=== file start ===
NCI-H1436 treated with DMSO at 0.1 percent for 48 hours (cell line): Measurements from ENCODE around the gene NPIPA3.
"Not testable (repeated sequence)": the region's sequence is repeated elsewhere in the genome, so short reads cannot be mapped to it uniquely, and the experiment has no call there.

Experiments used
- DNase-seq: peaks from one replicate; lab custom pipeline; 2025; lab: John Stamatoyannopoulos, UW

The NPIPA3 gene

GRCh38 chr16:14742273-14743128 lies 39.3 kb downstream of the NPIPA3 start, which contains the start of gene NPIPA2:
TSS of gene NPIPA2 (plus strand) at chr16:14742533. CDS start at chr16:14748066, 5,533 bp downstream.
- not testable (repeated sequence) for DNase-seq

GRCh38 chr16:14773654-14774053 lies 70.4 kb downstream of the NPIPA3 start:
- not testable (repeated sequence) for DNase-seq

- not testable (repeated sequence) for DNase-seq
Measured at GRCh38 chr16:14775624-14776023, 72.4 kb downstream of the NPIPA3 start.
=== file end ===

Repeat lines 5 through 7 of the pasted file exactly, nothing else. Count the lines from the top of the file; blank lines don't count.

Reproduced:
The NPIPA3 gene

GRCh38 chr16:14742273-14743128 lies 39.3 kb downstream of the NPIPA3 start, which contains the start of gene NPIPA2:
TSS of gene NPIPA2 (plus strand) at chr16:14742533. CDS start at chr16:14748066, 5,533 bp downstream.